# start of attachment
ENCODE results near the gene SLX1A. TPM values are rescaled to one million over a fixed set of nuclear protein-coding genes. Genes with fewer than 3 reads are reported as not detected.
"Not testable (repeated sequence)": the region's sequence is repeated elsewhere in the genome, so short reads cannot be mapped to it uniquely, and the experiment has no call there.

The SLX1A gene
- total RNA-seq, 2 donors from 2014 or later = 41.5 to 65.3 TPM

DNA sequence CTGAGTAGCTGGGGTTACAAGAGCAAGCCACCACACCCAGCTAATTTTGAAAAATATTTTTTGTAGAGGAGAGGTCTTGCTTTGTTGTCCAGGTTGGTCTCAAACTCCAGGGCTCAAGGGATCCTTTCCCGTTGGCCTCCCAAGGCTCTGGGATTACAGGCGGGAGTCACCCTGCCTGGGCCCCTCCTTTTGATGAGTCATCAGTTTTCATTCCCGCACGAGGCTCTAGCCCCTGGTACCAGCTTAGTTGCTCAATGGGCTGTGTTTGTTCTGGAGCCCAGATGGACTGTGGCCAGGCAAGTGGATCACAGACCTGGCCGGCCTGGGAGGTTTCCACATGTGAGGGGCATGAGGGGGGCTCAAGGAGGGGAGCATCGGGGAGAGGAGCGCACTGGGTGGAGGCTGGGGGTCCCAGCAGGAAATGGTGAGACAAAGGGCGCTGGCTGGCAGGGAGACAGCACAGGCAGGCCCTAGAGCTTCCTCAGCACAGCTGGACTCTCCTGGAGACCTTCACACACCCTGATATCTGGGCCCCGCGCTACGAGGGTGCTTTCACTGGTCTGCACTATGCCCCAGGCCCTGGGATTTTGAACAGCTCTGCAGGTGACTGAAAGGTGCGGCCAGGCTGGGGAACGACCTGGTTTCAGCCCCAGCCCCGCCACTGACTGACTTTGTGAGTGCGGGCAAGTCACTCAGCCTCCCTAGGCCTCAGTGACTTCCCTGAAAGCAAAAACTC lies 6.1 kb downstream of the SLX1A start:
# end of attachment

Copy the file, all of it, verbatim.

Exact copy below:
ENCODE results near the gene SLX1A. TPM values are rescaled to one million over a fixed set of nuclear protein-coding genes. Genes with fewer than 3 reads are reported as not detected.
"Not testable (repeated sequence)": the region's sequence is repeated elsewhere in the genome, so short reads cannot be mapped to it uniquely, and the experiment has no call there.

The SLX1A gene
- total RNA-seq, 2 donors from 2014 or later = 41.5 to 65.3 TPM

DNA sequence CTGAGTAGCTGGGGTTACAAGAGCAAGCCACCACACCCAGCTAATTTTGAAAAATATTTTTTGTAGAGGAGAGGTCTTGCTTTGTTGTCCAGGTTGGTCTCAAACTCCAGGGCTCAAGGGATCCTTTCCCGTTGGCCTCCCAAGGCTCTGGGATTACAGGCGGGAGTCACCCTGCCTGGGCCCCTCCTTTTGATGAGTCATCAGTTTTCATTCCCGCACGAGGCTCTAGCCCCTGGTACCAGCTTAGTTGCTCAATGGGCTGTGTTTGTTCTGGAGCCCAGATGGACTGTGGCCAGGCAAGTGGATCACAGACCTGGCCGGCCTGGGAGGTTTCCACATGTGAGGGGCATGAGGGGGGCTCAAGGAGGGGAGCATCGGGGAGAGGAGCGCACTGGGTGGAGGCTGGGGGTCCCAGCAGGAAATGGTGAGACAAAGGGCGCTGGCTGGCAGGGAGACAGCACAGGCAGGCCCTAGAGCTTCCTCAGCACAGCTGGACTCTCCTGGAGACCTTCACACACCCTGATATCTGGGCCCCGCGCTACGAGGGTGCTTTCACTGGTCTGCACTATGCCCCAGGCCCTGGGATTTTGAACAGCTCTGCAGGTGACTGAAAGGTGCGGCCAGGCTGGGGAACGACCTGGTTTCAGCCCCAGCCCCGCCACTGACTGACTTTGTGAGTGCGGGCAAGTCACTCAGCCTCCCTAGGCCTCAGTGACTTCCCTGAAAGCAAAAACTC lies 6.1 kb downstream of the SLX1A start: